Tell them that they will be qualifying themselves for spectacular blessings when they participate in temple work and family history, including the following:

  • Protection from the adversary.
  • Greater faith in the Savior Jesus Christ.
  • Increased family unity.
  • Strength to overcome difficulties.

The list of promised blessings is even longer.

Remember Your Audience

We can seek the guidance of the Holy Ghost as we serve individuals of all ages. Remember:

  1. Think about the specific needs of the person you are helping.
  2. Then create an experience that takes those needs into account.

Remember to adapt. Remember to modify. Above all, remember to keep trying.

For more on adapting your approach, visit How to Help Others.

Streamlining Your Family History with Family Tree Lite

Sat, 08/31/2019 - 12:00

One of our goals at FamilySearch is to create a research experience that is fast and efficient. That’s why, when you visit our site or use our app, you come across so many different tools. You can attach photos, list sources, use record hints, and search partner sites, and the list goes on.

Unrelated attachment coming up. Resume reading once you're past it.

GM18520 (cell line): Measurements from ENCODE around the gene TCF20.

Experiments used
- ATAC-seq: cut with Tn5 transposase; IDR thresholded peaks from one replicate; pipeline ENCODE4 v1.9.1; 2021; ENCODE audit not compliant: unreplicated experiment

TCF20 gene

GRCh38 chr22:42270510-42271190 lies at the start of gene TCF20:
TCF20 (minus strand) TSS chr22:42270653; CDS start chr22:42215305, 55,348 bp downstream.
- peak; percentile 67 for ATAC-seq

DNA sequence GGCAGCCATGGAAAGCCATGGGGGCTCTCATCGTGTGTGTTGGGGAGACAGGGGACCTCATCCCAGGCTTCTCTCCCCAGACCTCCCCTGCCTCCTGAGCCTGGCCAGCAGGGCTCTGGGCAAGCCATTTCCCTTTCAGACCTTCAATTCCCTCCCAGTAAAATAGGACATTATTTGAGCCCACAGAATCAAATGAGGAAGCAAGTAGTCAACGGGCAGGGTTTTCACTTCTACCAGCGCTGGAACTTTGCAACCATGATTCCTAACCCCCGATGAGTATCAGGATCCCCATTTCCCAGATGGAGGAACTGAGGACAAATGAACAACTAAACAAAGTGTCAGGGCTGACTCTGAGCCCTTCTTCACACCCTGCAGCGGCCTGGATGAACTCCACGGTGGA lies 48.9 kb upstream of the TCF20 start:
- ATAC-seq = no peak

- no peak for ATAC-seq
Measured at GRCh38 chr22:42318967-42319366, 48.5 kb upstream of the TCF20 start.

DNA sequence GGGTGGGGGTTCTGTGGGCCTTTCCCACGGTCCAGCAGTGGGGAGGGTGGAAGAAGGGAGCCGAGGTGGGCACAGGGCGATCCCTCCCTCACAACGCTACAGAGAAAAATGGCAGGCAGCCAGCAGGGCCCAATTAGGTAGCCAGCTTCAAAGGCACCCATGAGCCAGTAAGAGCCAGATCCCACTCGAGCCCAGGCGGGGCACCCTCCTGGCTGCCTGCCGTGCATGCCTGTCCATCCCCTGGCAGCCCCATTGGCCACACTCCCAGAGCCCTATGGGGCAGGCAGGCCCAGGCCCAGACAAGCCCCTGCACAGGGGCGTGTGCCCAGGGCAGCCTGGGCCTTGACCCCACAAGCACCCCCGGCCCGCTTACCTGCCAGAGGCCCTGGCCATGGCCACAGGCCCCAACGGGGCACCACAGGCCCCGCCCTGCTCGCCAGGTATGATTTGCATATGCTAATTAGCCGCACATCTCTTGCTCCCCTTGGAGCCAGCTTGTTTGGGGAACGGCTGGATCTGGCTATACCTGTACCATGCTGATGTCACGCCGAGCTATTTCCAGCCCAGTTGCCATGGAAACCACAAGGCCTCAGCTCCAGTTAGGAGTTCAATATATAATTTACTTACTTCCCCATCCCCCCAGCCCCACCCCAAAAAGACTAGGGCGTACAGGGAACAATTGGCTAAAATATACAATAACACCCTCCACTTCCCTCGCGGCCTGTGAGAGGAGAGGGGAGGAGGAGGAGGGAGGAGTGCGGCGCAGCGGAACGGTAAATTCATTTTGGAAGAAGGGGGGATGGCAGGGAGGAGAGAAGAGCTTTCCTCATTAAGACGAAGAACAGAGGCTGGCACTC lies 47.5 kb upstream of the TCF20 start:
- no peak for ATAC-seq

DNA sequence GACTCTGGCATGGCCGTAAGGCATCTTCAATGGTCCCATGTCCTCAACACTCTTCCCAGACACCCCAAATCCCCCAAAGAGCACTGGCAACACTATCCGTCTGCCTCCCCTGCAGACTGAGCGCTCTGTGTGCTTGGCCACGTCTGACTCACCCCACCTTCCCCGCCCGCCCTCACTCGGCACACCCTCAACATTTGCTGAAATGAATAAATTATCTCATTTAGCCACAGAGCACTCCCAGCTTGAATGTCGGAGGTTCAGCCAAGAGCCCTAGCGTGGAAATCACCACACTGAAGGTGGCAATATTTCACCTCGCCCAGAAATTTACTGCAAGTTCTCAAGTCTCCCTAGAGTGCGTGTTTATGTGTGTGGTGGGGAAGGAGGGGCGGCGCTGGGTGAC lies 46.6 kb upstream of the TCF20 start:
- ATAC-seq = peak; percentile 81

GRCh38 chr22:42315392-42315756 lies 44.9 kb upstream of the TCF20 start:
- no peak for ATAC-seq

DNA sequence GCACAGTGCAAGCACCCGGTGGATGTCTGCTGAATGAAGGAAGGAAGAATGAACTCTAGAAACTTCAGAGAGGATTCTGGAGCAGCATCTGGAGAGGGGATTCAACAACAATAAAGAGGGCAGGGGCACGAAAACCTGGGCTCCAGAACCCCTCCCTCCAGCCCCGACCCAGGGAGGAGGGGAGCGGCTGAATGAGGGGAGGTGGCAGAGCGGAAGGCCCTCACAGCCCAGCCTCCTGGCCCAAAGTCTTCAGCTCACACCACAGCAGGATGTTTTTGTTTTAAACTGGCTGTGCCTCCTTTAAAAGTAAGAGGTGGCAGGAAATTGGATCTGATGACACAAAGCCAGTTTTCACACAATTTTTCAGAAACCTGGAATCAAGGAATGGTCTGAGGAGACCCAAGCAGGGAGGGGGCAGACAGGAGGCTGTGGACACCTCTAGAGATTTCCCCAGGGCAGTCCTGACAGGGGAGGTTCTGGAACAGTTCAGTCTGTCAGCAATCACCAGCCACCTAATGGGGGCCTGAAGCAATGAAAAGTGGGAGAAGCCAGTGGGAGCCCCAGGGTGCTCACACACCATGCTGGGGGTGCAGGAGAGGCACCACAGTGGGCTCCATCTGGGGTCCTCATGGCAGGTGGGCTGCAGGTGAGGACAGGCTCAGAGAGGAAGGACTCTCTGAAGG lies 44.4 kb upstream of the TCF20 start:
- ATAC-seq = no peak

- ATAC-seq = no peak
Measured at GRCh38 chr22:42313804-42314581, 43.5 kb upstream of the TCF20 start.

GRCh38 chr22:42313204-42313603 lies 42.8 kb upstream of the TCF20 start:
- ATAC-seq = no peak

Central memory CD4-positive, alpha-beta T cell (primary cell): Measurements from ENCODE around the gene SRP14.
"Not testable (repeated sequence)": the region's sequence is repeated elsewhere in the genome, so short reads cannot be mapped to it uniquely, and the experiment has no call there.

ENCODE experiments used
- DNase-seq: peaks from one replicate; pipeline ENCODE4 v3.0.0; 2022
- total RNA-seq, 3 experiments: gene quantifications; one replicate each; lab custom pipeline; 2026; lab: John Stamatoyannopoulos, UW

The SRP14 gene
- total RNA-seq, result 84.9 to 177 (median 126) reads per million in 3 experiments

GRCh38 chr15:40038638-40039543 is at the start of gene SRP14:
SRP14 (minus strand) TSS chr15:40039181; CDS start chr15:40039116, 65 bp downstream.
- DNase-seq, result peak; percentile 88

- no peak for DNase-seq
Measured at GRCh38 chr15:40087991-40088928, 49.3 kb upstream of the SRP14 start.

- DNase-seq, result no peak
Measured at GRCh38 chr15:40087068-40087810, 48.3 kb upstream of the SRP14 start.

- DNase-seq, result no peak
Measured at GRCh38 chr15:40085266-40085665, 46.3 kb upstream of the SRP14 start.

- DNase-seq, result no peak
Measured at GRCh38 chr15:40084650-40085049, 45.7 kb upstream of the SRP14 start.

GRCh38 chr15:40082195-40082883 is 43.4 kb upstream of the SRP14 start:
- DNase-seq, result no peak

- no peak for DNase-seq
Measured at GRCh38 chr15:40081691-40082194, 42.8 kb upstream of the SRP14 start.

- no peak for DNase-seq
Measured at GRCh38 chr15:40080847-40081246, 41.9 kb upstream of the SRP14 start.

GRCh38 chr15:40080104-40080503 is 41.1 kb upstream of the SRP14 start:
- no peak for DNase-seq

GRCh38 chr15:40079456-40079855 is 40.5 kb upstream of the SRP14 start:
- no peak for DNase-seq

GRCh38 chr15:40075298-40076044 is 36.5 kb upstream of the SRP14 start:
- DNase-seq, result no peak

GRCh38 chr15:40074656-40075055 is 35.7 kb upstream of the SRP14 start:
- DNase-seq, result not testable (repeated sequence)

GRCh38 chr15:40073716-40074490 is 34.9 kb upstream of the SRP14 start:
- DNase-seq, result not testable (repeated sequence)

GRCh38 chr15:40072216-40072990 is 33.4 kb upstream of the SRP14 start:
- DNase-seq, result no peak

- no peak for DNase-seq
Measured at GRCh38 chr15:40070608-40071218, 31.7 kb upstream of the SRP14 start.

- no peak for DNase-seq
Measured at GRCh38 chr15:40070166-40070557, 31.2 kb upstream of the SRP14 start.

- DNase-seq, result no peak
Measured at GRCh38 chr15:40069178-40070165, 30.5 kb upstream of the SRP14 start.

However, in some cases, you might have limited internet bandwidth that doesn’t allow all the bells and whistles of the website to run smoothly. Or maybe you simply want to save on data usage. For these circumstances, we have created a streamlined version of FamilySearch’s Family Tree, known appropriately as Family Tree Lite.

Explore Family Tree Lite Back to the Basics

Family Tree Lite takes the essence of Family Tree and cuts away all the extras. Here are some of the differences you will notice immediately: